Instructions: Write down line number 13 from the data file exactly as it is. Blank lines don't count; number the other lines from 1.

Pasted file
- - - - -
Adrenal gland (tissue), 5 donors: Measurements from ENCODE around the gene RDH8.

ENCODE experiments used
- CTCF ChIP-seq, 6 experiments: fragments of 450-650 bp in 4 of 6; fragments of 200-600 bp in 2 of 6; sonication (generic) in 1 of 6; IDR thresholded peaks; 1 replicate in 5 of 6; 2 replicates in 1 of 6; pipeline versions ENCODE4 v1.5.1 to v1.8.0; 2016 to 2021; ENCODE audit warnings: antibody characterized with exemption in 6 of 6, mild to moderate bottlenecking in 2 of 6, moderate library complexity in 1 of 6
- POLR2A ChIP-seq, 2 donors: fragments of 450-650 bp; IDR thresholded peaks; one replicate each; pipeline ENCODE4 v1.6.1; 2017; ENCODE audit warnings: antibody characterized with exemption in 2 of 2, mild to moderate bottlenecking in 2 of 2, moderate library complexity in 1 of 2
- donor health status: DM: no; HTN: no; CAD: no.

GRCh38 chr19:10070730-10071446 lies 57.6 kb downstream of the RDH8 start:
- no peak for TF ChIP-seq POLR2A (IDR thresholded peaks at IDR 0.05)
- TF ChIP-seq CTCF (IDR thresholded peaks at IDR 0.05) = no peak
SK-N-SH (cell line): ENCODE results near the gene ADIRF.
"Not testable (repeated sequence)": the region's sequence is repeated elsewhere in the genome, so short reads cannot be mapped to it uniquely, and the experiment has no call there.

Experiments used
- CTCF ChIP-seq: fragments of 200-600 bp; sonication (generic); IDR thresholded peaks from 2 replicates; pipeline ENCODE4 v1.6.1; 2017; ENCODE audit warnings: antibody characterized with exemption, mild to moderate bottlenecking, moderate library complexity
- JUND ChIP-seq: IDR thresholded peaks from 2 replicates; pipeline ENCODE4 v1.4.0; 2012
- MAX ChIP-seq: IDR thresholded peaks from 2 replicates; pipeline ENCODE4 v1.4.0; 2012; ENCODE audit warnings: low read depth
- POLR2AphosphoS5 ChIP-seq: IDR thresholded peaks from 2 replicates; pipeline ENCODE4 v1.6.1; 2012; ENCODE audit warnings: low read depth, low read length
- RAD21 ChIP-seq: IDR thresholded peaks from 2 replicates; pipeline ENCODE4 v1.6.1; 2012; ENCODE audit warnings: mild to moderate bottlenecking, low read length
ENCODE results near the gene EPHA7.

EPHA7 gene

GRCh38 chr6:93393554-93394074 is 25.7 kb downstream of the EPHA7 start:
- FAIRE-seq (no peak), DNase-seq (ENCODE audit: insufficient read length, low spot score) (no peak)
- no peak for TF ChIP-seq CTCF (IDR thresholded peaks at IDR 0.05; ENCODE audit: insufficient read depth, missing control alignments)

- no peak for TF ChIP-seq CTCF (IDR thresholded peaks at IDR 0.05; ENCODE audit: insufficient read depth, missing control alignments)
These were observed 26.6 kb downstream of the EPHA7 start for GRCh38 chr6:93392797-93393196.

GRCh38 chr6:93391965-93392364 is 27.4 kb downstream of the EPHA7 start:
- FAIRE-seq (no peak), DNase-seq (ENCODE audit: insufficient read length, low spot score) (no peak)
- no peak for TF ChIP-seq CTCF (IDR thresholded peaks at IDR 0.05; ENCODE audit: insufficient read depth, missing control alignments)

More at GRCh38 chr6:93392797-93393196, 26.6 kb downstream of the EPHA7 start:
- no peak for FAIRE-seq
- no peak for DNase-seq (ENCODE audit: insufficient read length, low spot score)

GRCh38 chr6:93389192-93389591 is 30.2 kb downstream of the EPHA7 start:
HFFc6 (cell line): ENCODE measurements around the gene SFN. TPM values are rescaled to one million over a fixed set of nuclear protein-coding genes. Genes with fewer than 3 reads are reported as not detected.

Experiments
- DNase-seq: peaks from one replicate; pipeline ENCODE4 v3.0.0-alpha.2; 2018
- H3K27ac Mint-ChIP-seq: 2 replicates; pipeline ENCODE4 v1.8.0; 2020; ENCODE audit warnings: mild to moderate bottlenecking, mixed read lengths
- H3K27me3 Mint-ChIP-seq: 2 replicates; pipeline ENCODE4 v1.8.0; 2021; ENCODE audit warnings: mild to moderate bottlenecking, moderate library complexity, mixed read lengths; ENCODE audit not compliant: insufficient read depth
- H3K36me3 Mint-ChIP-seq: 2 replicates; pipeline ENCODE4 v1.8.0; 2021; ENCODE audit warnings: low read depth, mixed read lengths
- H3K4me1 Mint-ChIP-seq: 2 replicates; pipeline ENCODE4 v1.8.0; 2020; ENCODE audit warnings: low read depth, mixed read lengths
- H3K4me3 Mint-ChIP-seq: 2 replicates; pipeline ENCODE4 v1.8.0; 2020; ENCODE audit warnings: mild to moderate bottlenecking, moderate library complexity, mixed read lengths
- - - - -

- JUND ChIP-seq: IDR thresholded peaks from 2 replicates; pipeline ENCODE4 v1.4.0; 2012